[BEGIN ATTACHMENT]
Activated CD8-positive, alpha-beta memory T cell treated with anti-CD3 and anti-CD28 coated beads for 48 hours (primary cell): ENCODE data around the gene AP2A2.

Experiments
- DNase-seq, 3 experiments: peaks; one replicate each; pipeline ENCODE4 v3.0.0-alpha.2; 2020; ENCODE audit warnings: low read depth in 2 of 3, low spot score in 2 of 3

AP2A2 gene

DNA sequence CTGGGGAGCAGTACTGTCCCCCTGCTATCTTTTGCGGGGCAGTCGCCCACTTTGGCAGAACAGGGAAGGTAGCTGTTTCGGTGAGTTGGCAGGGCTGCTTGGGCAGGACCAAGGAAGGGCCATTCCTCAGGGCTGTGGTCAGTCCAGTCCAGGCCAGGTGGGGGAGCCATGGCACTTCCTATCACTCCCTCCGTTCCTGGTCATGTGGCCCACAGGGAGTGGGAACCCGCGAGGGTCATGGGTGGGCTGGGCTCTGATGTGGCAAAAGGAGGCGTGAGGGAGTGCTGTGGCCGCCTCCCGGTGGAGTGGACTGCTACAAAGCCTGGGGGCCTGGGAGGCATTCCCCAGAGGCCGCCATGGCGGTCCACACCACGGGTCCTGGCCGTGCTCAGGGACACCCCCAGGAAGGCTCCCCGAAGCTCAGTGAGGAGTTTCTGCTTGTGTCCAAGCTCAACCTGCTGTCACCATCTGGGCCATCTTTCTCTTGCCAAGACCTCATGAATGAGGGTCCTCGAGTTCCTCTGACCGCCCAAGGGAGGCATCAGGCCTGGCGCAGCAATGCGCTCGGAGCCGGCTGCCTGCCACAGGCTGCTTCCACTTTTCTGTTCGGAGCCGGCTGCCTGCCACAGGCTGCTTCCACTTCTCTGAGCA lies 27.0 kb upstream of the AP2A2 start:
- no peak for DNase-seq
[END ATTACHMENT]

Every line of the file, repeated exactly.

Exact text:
Activated CD8-positive, alpha-beta memory T cell treated with anti-CD3 and anti-CD28 coated beads for 48 hours (primary cell): ENCODE data around the gene AP2A2.

Experiments
- DNase-seq, 3 experiments: peaks; one replicate each; pipeline ENCODE4 v3.0.0-alpha.2; 2020; ENCODE audit warnings: low read depth in 2 of 3, low spot score in 2 of 3

AP2A2 gene

DNA sequence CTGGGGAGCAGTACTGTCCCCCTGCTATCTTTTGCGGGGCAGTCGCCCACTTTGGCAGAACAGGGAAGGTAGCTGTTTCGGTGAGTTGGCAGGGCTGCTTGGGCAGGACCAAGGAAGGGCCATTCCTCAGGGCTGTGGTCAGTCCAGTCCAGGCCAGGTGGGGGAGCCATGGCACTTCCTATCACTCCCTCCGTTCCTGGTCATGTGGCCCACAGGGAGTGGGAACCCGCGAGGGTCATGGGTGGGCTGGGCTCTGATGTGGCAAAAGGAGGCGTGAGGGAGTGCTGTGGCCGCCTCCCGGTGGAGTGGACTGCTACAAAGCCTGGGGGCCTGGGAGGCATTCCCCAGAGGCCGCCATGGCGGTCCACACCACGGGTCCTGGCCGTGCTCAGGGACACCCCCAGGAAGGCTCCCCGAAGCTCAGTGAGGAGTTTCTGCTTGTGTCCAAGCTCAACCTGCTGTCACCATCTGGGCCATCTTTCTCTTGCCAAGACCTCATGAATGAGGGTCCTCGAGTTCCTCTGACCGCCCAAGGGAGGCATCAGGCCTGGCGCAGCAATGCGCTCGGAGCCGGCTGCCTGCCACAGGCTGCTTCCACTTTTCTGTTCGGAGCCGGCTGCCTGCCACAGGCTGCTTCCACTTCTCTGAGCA lies 27.0 kb upstream of the AP2A2 start:
- no peak for DNase-seq